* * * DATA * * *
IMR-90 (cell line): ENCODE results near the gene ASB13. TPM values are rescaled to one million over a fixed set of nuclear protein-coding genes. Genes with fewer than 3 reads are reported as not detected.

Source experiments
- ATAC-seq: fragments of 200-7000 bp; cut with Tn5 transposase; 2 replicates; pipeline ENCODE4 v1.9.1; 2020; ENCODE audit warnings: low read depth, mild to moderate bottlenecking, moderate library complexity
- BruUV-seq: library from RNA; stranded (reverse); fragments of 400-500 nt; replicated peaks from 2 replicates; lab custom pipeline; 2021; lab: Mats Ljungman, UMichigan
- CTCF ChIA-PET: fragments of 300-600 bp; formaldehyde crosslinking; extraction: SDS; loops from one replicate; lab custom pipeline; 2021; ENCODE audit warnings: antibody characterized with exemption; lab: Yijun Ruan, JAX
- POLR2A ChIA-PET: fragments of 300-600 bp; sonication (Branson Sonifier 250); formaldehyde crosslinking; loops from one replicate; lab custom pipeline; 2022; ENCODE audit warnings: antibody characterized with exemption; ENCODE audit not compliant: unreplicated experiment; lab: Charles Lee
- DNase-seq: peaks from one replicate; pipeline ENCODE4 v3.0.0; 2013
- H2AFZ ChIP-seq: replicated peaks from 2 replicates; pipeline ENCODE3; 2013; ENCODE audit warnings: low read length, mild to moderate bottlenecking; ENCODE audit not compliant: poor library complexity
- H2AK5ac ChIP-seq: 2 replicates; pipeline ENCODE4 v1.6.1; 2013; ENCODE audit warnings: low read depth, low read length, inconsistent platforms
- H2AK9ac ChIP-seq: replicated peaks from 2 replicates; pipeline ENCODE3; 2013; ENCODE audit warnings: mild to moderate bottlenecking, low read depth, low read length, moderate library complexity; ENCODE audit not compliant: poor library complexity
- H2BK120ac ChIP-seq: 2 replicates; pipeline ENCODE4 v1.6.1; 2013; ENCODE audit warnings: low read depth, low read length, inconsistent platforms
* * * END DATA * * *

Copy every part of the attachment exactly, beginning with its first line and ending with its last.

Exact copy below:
IMR-90 (cell line): ENCODE results near the gene ASB13. TPM values are rescaled to one million over a fixed set of nuclear protein-coding genes. Genes with fewer than 3 reads are reported as not detected.

Source experiments
- ATAC-seq: fragments of 200-7000 bp; cut with Tn5 transposase; 2 replicates; pipeline ENCODE4 v1.9.1; 2020; ENCODE audit warnings: low read depth, mild to moderate bottlenecking, moderate library complexity
- BruUV-seq: library from RNA; stranded (reverse); fragments of 400-500 nt; replicated peaks from 2 replicates; lab custom pipeline; 2021; lab: Mats Ljungman, UMichigan
- CTCF ChIA-PET: fragments of 300-600 bp; formaldehyde crosslinking; extraction: SDS; loops from one replicate; lab custom pipeline; 2021; ENCODE audit warnings: antibody characterized with exemption; lab: Yijun Ruan, JAX
- POLR2A ChIA-PET: fragments of 300-600 bp; sonication (Branson Sonifier 250); formaldehyde crosslinking; loops from one replicate; lab custom pipeline; 2022; ENCODE audit warnings: antibody characterized with exemption; ENCODE audit not compliant: unreplicated experiment; lab: Charles Lee
- DNase-seq: peaks from one replicate; pipeline ENCODE4 v3.0.0; 2013
- H2AFZ ChIP-seq: replicated peaks from 2 replicates; pipeline ENCODE3; 2013; ENCODE audit warnings: low read length, mild to moderate bottlenecking; ENCODE audit not compliant: poor library complexity
- H2AK5ac ChIP-seq: 2 replicates; pipeline ENCODE4 v1.6.1; 2013; ENCODE audit warnings: low read depth, low read length, inconsistent platforms
- H2AK9ac ChIP-seq: replicated peaks from 2 replicates; pipeline ENCODE3; 2013; ENCODE audit warnings: mild to moderate bottlenecking, low read depth, low read length, moderate library complexity; ENCODE audit not compliant: poor library complexity
- H2BK120ac ChIP-seq: 2 replicates; pipeline ENCODE4 v1.6.1; 2013; ENCODE audit warnings: low read depth, low read length, inconsistent platforms